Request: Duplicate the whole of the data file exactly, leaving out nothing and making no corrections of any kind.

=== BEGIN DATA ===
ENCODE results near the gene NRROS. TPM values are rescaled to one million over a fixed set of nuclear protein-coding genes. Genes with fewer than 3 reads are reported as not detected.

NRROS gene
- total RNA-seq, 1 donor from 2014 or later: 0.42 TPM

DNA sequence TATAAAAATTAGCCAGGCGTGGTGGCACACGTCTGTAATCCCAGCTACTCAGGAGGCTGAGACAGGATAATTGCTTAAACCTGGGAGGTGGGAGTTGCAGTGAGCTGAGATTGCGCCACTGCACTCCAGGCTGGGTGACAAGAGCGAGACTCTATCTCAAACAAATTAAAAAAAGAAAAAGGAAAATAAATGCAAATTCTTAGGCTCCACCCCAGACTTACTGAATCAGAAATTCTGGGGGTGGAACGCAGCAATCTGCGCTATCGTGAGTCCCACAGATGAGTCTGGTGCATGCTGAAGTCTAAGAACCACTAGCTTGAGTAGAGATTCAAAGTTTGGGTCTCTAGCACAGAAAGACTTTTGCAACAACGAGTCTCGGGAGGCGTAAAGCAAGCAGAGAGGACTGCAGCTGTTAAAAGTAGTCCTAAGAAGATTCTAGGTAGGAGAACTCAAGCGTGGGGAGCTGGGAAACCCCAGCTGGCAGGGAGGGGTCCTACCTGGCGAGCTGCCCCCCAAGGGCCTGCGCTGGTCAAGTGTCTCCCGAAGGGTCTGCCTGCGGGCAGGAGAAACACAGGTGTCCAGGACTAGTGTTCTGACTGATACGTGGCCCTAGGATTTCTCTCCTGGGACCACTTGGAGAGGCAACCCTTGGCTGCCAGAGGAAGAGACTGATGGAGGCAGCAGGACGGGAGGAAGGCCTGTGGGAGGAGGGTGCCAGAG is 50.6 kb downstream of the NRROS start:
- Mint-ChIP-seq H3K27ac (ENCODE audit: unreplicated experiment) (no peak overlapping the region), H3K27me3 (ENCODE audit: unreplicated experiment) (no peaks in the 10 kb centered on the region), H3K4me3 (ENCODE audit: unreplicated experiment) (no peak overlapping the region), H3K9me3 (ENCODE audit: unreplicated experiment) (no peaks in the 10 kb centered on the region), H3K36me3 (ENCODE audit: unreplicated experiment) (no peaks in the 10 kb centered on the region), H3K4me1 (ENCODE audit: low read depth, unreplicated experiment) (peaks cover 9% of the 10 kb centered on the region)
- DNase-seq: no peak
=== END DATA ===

ENCODE results near the gene NRROS. TPM values are rescaled to one million over a fixed set of nuclear protein-coding genes. Genes with fewer than 3 reads are reported as not detected.

NRROS gene
- total RNA-seq, 1 donor from 2014 or later: 0.42 TPM

DNA sequence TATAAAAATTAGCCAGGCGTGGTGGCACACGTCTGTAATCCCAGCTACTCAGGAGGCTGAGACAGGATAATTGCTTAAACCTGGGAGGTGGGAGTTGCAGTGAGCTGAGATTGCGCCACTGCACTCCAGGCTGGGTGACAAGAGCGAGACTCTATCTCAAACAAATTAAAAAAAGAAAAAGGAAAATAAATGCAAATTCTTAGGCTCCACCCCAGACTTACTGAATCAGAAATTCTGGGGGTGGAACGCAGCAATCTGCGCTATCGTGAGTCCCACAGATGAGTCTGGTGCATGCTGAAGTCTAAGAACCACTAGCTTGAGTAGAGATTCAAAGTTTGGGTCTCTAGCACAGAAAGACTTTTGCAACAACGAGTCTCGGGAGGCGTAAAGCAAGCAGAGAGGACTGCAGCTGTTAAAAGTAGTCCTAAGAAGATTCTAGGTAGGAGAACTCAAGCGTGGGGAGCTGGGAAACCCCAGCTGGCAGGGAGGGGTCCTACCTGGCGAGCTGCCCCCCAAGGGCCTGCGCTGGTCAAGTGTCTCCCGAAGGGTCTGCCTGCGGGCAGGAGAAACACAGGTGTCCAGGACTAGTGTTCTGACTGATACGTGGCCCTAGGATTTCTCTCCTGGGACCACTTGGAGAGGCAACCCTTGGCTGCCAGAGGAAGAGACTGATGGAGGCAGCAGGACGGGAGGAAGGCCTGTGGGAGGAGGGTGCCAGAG is 50.6 kb downstream of the NRROS start:
- Mint-ChIP-seq H3K27ac (ENCODE audit: unreplicated experiment) (no peak overlapping the region), H3K27me3 (ENCODE audit: unreplicated experiment) (no peaks in the 10 kb centered on the region), H3K4me3 (ENCODE audit: unreplicated experiment) (no peak overlapping the region), H3K9me3 (ENCODE audit: unreplicated experiment) (no peaks in the 10 kb centered on the region), H3K36me3 (ENCODE audit: unreplicated experiment) (no peaks in the 10 kb centered on the region), H3K4me1 (ENCODE audit: low read depth, unreplicated experiment) (peaks cover 9% of the 10 kb centered on the region)
- DNase-seq: no peak